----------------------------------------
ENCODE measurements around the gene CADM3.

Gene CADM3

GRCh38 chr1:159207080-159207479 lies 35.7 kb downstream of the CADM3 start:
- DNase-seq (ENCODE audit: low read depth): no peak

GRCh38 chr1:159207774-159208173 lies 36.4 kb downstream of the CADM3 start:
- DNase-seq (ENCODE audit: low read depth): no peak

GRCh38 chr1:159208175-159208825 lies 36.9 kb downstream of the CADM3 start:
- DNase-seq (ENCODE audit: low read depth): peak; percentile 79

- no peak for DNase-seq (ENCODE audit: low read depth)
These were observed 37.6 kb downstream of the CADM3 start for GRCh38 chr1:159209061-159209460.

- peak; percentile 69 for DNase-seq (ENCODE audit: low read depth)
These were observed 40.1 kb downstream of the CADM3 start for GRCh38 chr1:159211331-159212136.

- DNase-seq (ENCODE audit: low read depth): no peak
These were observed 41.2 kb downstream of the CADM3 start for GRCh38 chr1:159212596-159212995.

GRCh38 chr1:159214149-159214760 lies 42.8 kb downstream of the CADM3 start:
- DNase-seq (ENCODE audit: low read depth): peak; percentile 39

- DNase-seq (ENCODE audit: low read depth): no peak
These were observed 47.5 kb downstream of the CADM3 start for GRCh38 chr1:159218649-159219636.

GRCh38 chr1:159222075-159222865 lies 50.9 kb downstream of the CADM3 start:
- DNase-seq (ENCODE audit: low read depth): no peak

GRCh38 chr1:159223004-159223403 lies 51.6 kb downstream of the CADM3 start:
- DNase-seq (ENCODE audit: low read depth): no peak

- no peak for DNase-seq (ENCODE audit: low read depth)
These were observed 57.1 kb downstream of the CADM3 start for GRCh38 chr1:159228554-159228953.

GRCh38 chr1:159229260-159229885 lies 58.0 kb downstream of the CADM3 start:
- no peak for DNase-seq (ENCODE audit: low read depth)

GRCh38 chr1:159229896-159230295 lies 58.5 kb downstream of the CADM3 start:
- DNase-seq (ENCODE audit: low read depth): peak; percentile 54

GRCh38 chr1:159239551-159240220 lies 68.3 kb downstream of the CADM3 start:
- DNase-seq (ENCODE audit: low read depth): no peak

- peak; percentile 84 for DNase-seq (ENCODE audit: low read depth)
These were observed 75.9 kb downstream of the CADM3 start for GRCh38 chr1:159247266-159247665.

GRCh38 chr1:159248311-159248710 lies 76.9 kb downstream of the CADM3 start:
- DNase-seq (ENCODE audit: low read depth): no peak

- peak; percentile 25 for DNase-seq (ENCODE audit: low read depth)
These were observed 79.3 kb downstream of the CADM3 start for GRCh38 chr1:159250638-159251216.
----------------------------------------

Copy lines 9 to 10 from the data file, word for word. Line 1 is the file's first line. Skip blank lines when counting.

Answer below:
- no peak for DNase-seq (ENCODE audit: low read depth)
These were observed 37.6 kb downstream of the CADM3 start for GRCh38 chr1:159209061-159209460.